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September 15, 2013

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In the second episode of Offline, an unscripted presentation of guests debating controversial subjects in the CrossFit world, the topic is whether women should serve in combat roles. Earlier this year, the Pentagon announced it would allow women to apply for front-line combat positions.

Host Russell Berger welcomes guests Zach Forrest, owner of CrossFit Max Effort and a member of CrossFit’s Level 1 Seminar Staff; Jody Geare, a firefighter and EMT; Aly Linehan, coach at CrossFit Purgatory; and Chris Stokes, a Marine veteran and principal at CrossFit Hail Fire.

Linehan, a former Air Force linguist who has been on multiple deployments, questions whether a woman would be able to carry more than 70 lb. worth of equipment “over and over on rugged terrain.”

“I think, biologically, a woman’s body will break down faster than a man’s,” she says, “then she becomes more of a nuisance.”

Berger notes that Julie Foucher, who placed third at last year’s CrossFit Games, finished the Pendleton 2 event that year ahead of most men and that several women at this year’s Games put more weight overhead than he did while in the military.

But that’s not comparing apples to apples, Forrest says.

“If we were to look at technique in sport versus technique used on the … battlefield … it’s going to be different,” he explains. “The productive application of force—the way we teach in the Level 1—is completely different when you have to learn it on the fly. There’s more of a margin of error.”

Post your opinion to comments.

Video by Russell Berger and Noor Greene.

16min 24sec

HD file size: 303 MB
SD mov file size: 114 MB

Please note: For smoother viewing of HD videos, please download the entire file to your hard drive before watching it (right-click and choose Save Link As...).

Additional reading: Staying in the Fight by Mark Divine, published Sept. 12, 2011.

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5 Comments on “Offline, Episode 2: Should Women Serve in Combat?”

1

wrote …

Good discussion. Russell did an excellent and even-handed job, and there was a good sharing of views. We'll have to see how it goes, over time.

Really good job. Thanks to all.

2

wrote …

They are missing big points. The women performed well in the best conditions possible. They had sleep, food, and a good support system. As a grunt you will have very little to none for long periods of time. As for change, Israeli attempted to place females in the infantry, needless to say it failed. Israeli has a more accepting cultural outlook towards the military than us.
That is not to say women cannot be in Spec. Ops., or CIA they have a different mission. I am just saying that they should not be placed in the infantry. You are outside the wire for months at a time, 4 hours of sleep a day if you are lucky, 70 pounds of gear (low end), patrolling all day and raiding at night, poor environmental conditions, not talk to your loved ones for weeks-months depending on the mission, and maybe you get to eat a MRE, and maybe hot chow if its a holiday. Combat is completely catabolic state, you are not getting stronger.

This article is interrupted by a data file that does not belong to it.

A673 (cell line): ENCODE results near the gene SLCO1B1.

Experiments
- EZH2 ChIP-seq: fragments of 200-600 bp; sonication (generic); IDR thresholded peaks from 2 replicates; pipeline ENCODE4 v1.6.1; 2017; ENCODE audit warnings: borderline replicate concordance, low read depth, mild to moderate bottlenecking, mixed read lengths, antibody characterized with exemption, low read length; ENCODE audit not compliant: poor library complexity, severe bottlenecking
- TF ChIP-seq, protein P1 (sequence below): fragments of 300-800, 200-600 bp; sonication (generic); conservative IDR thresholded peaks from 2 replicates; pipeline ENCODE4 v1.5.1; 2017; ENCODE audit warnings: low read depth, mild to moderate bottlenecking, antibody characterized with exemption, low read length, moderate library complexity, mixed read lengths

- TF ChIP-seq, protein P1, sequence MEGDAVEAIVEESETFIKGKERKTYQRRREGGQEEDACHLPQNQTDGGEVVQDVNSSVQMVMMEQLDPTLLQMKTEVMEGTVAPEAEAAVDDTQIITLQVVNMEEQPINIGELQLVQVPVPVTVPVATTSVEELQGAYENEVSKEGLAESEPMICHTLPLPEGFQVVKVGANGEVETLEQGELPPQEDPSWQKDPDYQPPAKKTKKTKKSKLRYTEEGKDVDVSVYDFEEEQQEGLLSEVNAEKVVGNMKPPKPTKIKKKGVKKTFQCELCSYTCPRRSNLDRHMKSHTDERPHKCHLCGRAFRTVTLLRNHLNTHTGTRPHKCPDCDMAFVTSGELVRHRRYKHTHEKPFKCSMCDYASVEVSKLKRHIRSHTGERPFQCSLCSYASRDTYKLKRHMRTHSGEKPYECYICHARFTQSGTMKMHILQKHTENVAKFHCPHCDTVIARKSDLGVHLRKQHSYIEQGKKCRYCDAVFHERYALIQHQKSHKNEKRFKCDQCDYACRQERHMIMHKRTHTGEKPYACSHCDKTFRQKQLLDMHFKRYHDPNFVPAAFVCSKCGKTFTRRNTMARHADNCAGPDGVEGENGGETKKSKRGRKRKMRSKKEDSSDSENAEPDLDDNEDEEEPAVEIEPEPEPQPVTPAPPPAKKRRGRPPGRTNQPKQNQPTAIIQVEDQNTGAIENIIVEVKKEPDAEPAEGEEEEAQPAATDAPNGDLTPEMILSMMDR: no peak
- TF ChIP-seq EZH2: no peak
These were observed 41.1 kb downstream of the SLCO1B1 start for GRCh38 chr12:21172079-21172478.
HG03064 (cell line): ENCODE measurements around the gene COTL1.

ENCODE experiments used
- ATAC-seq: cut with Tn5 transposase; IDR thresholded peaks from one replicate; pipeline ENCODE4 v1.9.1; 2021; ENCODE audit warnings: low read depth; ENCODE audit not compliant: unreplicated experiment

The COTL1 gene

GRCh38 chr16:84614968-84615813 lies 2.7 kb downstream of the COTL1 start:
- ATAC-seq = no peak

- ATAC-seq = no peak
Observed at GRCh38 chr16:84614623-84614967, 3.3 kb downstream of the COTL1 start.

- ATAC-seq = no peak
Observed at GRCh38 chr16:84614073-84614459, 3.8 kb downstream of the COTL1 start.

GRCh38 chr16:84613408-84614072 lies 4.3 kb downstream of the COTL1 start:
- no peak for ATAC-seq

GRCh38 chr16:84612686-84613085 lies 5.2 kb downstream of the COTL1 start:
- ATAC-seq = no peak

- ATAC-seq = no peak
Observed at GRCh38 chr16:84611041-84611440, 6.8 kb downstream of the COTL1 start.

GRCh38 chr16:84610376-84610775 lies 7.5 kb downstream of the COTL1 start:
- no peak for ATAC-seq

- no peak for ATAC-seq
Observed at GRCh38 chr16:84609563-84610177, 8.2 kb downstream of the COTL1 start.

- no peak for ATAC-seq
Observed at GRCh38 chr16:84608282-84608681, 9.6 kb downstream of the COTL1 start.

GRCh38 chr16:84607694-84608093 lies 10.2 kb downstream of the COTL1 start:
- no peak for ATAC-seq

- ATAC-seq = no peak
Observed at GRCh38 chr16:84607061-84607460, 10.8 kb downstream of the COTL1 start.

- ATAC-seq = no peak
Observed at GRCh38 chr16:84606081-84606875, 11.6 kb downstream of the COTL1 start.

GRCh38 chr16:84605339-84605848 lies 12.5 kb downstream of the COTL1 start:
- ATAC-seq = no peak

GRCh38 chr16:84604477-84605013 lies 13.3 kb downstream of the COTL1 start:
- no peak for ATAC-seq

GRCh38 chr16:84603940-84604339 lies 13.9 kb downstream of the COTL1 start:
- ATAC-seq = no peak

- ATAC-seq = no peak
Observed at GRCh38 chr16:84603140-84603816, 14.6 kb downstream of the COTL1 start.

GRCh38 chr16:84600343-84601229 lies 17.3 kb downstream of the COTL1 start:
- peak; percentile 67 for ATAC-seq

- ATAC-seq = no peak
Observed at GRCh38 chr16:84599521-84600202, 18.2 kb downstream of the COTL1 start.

As for the female fire fighter, Combat and fire fighting are very different worlds. I Respect her, but please she has no experience in the military. Cultural dynamics are different. These are only some of the points being missed.
All this being said. Thank you to my brothers and SISTERS at arms for your serves and sacrifice. May we never forget and may you live happy and long lives. God bless them and the crossfit community.

3

wrote …

very interesting. I wish i could of mentioned something in the middle there. when they say there will be political pressures to lower the standards so woman can pass the tests.

I am a firefighter and that is exactly what happened in our city. Girls made the cut to get the job, but then at our yearly physical test they kept failing. the weight and demands of the test is based off a % of your weight and age. HR decided to lowered the standards for woman only so they could pass. so low in fact that it is laughable. to compare the requirements of a man and woman in the 20-29 year old age group. a man will have to bench press body weight to pass. woman will have to ben press48% bw. men leg press 134% bw. woman 70% . men need to accomplish 20 push ups. woman 15 from their knees.....so on so forth.

I am in a unique situation where I've been able to work with woman who are capable of doing the job and at the same time woman who fell through the crack of a now politically influenced system. Yes there are woman out there who can pass the tests, and i am glad to work with them. personally I don't treat them any differently. but now because they've lowered the standards for the few who could no longer make the cut. we are now forced to work with partners who are incapable of doing the job.

to conclude, I have no problem with them trying, as long as the standards to get on, *and stay on* a combat unit are the same across the board.

4

wrote …

Let em try! I've served with guys who can't carry their own weight.

Army CPT

5

wrote …

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